I rise to speak on the Adoption Amendment Bill 2015, which amends the Adoption Act 1984. This is a very important bill before the house this afternoon. It removes an area of discrimination from our statute and is an election commitment delivered by the Andrews Labor government.
The history of adoption in this state has been a fraught one. Our past adoption practices have taken an enormous human toll. Over 19 000 Victorian children have been forcibly removed from their parents. The bond between mother and child is the most primal of bonds, and to have it forcibly severed by the state tears apart a person’s soul. The long years wracked with the uncertainty of never knowing one’s children is something that those of us who have not lived it can only contemplate and attempt to understand. Fortunately we live in more enlightened times, but the human toll is generational.
When legislating on these matters it is of the utmost importance that our laws reflect the society we want to live in and that we act with a consideration and compassion that was sadly absent in the past. We need to be cognisant of the emotions of all parties involved in an adoption.
In this place three years ago an important step was taken to realise these lofty goals. This Parliament made a formal apology for past practices of forced adoptions. I remember that day very clearly. I, along with a number of other MPs and people affected, was over at the Windsor, where we had a screening of what was happening. It was a very emotional and powerful day for everyone involved. Though well intentioned, the legislative follow-up was deficient; it was not sensitive. This bill sets about rectifying that situation.
The bill repeals the one-sided provisions of the Adoption Act 1984 in relation to contact statements. A contact statement is a form on which an adult adopted person may nominate the type of contact they wish to have with a parent. This includes the wish that there be no contact. Contact statements cannot be lodged by parents. The current Adoption Act makes it an offence for a parent to contact, attempt to contact or procure another person to contact or attempt to contact the adult adopted person if their contact statement specifies no contact. The threat that hangs over the natural parent is an $8000 fine. That is like using a sledgehammer to crack a walnut. It creates a law for only one class of people on top of existing laws.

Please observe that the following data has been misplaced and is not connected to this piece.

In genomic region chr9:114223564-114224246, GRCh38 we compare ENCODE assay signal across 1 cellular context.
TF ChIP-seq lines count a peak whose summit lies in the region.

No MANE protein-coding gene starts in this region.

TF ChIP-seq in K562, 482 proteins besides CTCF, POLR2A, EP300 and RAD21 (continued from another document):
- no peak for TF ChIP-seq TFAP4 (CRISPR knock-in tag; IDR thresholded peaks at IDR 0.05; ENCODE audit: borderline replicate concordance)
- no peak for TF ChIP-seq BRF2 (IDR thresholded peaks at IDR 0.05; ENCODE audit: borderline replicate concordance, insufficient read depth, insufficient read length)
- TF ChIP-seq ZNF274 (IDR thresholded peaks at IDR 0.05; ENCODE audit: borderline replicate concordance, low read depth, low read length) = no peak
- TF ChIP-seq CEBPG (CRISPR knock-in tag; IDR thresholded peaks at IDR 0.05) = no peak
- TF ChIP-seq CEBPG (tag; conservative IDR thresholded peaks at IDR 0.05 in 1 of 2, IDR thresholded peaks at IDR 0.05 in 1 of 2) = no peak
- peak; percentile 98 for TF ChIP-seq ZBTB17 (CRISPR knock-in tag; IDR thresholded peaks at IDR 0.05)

The state secretary of the Association of Relinquishing Mothers, Ms Jo Fraser, summed up the situation most succinctly when she said, as reported in the Age of 7 June this year:
If you stalk or harass someone in Victoria, there’s already legislation to say you’re not allowed to do that, so why create another law specifically for us?
It is legislative overkill, it is discriminatory and it is cruel. We can and must be more sensitive to the raw emotions of those involved in these situations. I believe this bill strikes a fairer balance for all parties. It will respect all existing contact statements. There have only been 16 contact statements lodged since these punitive laws came into effect; 9 of these specified no contact. There have been no known breaches of a contact statement since their introduction in 2013. All the people who lodged these contact statements have been contacted by the Department of Health and Human Services to have these changes explained to them and offered counselling if desired. Adult adoptees and parents will still be able to express their wishes in regard to contact through the Adoption Information Register.
I will set out what the amendments will do. Once these amendments commence, contact statements in place prior to commencement will continue in effect but will not be capable of extension. It will no longer be an offence for a parent to ‘breach’ a contact statement. New contact statements will no longer be able to be made. This is a far more sensitive approach than criminalising a section of our society, and the safeguards that apply to the rest of society in regard to stalking and harassment will apply to parents as they would to anyone else.
In conclusion, while the data on adoption is sketchy, it is believed that over 200 000 Australians are adopted. As I said before, we know that over 19 000 Victorians were forcibly adopted. Every case of adoption is unique. There are different emotions and feelings in each case that must be treated with respect. There are moments of love, happiness, tears and guilt; new lives and new chances; new families created and old bonds rebuilt. It is far too complex a situation for the blunt instrument of criminalising the behaviour of one party.
The parliamentary apology in 2012 was a moment of great opportunity. We just did not get it right then, but we can now. This bill renews and fulfils that opportunity. It will ensure that parents and adult adopted children are equal before the law. This was an election commitment, and I am proud that the Andrews Labor government has seen this issue as a priority. It removes another element of discrimination from the law. I commend the bill to the house.